'Intelligent discontent is the mainspring of civilization.' -- Eugene V. Debs

Thursday, March 17, 2005

How Bush's Number One Priority For His Second Term Is Going So Far 

When Republicans in Congress go home this weekend they aren't going to hold townhall media events because of the protests that greeted such meetings last month. From USA Today:

Shaken by raucous protests at open "town hall"-style meetings last month, House Republican Conference Chairwoman Deborah Pryce of Ohio and other GOP leaders are urging lawmakers to hold lower-profile events this time.

Republicans plan to heed President Bush's call Wednesday "to talk to their constituents not only about the problem, but about solutions" to Social Security's looming financial shortfall. The president wants to allow workers to divert some payroll taxes into private investment accounts. [ ... ]

This month, Republican leaders say they are chucking the open town-hall format. They plan to visit newspaper editorial boards and talk to constituents at Rotary Club lunches, senior citizen centers, chambers of commerce meetings and local businesses. In those settings, "there isn't an opportunity for it to disintegrate into something that's less desirable," says Sen. Rick Santorum of Pennsylvania, chairman of the Senate Republican Conference.

Apparently, the "something that's less desirable" is a photo op in which it is apparent that 65% of Americans disapprove of Bush's handling of social security and that 58% say "the more they learn about Bush's Social Security plans, the more likely they are to oppose them"

Meanwhile, the AFL-CIO plans to mobilize its members to protest corporations that back and stand to profit from Bush's plan to privatize the country's most successful social program. From the LA Times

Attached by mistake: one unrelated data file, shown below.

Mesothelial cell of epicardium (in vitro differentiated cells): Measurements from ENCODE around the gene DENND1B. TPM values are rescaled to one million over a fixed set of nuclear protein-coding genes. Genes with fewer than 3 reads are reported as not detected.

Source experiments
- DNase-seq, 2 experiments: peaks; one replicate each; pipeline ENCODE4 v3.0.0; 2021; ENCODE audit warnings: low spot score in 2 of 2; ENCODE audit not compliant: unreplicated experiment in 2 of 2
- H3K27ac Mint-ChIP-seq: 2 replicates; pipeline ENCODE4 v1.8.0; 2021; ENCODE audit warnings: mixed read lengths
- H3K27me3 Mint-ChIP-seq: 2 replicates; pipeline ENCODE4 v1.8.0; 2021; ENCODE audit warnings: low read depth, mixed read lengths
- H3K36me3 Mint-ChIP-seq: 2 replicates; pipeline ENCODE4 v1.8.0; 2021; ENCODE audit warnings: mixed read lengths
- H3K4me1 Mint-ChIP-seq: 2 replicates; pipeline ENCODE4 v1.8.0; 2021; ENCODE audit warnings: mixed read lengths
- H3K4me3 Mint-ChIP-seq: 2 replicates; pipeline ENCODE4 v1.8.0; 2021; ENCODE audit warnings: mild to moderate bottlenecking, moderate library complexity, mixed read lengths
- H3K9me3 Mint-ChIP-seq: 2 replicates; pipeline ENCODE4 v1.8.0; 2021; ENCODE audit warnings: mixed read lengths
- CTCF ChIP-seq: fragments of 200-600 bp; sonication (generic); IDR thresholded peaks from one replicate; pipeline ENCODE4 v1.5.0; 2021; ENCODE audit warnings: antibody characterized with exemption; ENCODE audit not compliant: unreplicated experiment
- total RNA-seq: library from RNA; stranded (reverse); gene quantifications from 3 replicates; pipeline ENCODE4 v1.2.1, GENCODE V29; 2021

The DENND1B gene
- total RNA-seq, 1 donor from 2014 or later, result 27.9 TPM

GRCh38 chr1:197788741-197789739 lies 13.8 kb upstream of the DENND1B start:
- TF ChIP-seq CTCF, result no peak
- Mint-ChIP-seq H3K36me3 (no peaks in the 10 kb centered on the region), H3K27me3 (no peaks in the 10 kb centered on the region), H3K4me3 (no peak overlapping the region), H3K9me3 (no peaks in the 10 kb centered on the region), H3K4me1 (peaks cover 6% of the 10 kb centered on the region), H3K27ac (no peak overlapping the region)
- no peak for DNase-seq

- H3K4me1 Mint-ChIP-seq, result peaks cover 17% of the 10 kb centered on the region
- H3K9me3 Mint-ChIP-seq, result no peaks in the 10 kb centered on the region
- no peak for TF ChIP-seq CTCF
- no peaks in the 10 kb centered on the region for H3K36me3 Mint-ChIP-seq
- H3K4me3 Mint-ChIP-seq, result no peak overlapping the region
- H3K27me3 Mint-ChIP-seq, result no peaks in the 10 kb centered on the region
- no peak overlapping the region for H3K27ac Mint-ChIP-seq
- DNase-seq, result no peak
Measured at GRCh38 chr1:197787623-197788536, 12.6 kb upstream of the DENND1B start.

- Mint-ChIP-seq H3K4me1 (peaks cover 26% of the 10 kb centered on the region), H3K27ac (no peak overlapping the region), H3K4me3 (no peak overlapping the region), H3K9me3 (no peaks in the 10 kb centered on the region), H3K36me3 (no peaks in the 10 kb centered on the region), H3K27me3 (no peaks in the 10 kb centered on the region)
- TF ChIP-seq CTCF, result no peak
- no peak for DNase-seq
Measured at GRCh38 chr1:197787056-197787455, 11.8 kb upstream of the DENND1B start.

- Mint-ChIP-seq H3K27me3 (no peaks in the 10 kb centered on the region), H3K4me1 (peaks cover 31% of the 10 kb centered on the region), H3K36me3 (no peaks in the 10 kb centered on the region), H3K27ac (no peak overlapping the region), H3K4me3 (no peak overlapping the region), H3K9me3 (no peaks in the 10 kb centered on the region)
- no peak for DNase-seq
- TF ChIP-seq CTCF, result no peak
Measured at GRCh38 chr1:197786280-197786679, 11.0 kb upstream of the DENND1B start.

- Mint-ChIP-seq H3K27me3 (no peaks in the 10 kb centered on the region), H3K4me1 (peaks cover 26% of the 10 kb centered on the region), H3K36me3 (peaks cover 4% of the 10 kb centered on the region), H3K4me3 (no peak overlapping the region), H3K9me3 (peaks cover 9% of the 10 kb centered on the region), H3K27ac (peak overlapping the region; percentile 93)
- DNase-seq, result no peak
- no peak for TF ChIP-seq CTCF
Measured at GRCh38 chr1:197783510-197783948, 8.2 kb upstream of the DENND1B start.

The AFL-CIO, the largest U.S. labor union, plans public protests against Charles Schwab Corp. and Wachovia Corp. because the companies back President Bush's plan for private Social Security accounts, a union official said Tuesday.

The union on March 31 will hold at least 50 events in dozens of cities, including rallies outside Schwab and Wachovia headquarters, as it intensifies a campaign against financial companies supporting Bush's plan, said Bill Patterson, AFL-CIO director of investment in Washington.

The union is trying to choke off funding to the Alliance for Worker Retirement Security, the main business group backing the Bush plan. This month, Edward Jones & Co. and Waddell & Reed Financial Inc. withdrew from the group, which no longer lists members on its website.

"The campaign to sell this by the White House has not been firing all cylinders," said Ethan Siegal, president of the Washington Exchange, a Bethesda, Md.-based group that tracks federal policy for institutional investors. "It gave the unions an opening to pressure and use their political muscle."

The labor group's main target is San Francisco-based Schwab, "the poster child of the push by Wall Street firms to promote privatization," said Suzanne Ffolkes, an AFL-CIO spokeswoman. The union expects at least 1,500 demonstrators outside Schwab headquarters and dozens more outside Wachovia offices including the company's headquarters in Charlotte, N.C..

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